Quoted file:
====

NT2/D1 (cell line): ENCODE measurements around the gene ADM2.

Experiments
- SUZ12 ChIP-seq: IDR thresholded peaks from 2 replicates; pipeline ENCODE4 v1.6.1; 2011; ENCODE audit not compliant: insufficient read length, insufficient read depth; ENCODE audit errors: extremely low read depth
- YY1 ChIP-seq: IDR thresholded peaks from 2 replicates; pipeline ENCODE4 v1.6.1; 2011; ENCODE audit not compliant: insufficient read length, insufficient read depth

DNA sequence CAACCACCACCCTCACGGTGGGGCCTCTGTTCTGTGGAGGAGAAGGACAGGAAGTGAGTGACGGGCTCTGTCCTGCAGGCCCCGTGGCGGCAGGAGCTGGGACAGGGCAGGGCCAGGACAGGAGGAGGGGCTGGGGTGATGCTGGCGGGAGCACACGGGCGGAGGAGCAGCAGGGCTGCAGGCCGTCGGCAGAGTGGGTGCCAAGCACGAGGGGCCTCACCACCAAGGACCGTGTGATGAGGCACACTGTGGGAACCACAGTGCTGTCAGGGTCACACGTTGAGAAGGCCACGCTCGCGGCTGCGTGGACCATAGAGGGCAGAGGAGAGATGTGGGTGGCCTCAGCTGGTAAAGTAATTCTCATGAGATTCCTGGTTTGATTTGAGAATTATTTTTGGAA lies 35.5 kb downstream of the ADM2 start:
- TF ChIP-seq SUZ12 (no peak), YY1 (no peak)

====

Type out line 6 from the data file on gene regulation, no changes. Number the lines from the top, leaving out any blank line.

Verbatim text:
- TF ChIP-seq SUZ12 (no peak), YY1 (no peak)